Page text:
• not use anti-personnel landmines (APL) outside the Korean Peninsula;
  • not assist, encourage, or induce anyone outside the Korean Peninsula to engage in activity prohibited by the Ottawa Convention; and
  • undertake to destroy APL stockpiles not required for the defense of the Korean Peninsula.

Although the United States is not party to the Ottawa Convention, we continue our efforts to diligently pursue material and operational solutions that would be compliant with the Convention and that would ultimately allow us to accede to the Convention while ensuring our ability to meet our alliance commitments to the Republic of Korea.

[6]. Footnote from Nicaragua: Nicaragua’s position regarding the adoption of confidence- and security-building measures, remains the same as that which it expressed at the meeting of the Committee on Hemispheric Security meeting held on March 3, 2016:

“The Government of the Republic of Nicaragua acknowledges confidence- and security-building measures as a mechanism that helps to foster an international climate of trust and peace in the region. It agrees with the need that such measures be consistent with geographic, political, social, cultural, economic, and technological conditions and realities. In that sense, it is broadly in favor of a confidence-building measure involving the exchange of information related to adopting and adapting provisions under domestic laws that govern processes for obtaining data and information, and exchanges of experiences among governments regarding prevention, management of, and protection against cyber threats. Furthermore, the participation of service providers and end-users under this measure should be voluntary and should not entail any obligation for States.”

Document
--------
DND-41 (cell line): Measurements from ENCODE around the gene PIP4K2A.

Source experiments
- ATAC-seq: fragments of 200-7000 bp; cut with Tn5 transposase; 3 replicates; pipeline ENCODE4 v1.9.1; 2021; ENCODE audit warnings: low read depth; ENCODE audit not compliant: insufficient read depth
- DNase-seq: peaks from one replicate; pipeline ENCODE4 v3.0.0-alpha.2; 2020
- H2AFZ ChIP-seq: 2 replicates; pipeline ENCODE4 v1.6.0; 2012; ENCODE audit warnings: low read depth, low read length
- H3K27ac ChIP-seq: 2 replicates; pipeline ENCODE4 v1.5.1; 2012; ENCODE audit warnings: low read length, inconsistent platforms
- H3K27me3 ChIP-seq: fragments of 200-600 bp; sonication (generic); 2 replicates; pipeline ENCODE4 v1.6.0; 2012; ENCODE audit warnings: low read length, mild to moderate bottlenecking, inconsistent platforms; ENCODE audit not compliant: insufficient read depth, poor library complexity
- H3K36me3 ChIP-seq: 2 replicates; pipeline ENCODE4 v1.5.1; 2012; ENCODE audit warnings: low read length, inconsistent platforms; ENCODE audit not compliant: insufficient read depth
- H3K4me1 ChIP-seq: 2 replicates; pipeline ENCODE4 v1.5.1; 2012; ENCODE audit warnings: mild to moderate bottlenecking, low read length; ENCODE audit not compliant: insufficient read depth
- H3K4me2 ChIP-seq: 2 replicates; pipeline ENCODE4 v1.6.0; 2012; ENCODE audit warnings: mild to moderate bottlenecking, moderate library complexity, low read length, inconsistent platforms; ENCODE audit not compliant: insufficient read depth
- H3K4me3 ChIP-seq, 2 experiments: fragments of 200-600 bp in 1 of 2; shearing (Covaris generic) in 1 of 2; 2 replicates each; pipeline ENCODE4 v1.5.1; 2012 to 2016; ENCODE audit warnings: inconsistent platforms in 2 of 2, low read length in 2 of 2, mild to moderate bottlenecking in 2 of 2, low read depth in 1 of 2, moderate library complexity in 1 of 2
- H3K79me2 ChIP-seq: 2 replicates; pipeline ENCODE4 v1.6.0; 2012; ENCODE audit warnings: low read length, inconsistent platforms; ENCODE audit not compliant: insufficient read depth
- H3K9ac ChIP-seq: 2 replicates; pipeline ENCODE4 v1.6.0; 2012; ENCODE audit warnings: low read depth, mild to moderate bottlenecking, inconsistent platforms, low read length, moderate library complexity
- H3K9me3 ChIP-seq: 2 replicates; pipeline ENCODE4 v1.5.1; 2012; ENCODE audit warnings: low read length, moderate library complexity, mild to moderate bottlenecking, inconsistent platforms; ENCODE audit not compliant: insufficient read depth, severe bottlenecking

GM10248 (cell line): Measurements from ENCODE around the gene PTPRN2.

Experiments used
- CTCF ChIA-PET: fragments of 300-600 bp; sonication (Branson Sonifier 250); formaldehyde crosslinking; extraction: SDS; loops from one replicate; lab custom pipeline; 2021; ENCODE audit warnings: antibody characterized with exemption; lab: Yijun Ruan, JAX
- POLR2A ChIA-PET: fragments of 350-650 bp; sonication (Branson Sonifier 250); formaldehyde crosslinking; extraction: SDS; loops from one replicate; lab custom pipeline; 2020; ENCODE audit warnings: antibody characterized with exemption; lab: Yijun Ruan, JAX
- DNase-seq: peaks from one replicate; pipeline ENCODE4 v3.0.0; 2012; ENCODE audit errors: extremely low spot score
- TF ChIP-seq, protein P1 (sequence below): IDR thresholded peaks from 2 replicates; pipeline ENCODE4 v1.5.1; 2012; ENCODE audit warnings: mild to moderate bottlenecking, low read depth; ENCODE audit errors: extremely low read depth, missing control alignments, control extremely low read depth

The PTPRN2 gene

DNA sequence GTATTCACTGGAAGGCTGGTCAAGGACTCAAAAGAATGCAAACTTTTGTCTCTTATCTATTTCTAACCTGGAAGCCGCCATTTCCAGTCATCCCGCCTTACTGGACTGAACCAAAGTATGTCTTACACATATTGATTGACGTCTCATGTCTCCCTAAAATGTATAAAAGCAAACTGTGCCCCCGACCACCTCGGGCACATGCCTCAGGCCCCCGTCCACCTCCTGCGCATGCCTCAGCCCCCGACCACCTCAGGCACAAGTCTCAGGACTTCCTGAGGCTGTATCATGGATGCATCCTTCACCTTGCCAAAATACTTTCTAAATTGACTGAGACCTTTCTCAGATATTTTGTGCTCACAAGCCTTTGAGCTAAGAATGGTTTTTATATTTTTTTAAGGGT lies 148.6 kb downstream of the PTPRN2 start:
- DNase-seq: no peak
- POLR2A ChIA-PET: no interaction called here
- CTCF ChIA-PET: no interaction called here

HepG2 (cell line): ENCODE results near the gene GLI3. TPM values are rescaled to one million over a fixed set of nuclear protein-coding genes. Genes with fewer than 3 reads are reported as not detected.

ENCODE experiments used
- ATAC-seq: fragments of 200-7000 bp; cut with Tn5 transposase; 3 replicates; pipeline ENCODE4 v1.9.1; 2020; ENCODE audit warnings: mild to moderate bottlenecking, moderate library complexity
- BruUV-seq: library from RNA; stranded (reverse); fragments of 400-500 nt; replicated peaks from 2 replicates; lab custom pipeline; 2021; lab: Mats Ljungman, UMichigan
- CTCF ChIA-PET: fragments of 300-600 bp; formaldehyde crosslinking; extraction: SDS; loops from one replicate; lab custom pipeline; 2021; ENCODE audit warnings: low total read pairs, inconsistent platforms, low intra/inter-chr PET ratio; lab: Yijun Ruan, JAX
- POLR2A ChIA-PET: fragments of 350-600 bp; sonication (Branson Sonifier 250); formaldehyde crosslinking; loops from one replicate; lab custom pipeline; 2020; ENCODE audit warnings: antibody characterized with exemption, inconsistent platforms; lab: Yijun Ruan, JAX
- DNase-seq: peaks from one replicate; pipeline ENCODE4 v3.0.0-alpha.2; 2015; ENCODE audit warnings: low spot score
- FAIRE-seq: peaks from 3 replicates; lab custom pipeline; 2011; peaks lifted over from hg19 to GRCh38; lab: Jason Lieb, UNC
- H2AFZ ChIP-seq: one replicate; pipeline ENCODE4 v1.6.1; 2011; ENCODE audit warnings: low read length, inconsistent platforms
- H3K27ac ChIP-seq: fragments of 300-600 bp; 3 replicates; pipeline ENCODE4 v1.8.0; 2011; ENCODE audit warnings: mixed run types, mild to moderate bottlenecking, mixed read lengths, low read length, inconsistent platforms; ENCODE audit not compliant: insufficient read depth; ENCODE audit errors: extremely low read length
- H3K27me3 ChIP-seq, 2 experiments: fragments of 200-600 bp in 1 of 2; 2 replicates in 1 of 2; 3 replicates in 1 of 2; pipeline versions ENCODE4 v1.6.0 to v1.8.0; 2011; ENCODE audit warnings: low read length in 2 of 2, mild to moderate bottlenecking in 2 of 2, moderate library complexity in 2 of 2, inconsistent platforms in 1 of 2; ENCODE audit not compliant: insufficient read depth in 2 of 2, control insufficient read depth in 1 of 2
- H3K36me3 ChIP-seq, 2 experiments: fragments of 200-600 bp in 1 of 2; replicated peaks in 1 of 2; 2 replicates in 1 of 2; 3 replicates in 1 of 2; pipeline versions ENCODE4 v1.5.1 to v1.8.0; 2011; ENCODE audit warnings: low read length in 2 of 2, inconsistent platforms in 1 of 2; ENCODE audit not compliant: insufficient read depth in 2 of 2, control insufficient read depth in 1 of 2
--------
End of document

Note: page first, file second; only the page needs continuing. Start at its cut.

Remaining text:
[7]. Footnote from Ecuador: The Government of Ecuador, in keeping with Article 4, paragraph 4.4 of the Statutes of the Inter-American Defense Board (IADB), gave notice of its definitive withdrawal from the IADB on February 20, 2014, and in keeping with the established procedure, ceased its membership of the Board on February 20, 2015. As such, Ecuador cannot be part of any consensus or commitment that the states make on this matter.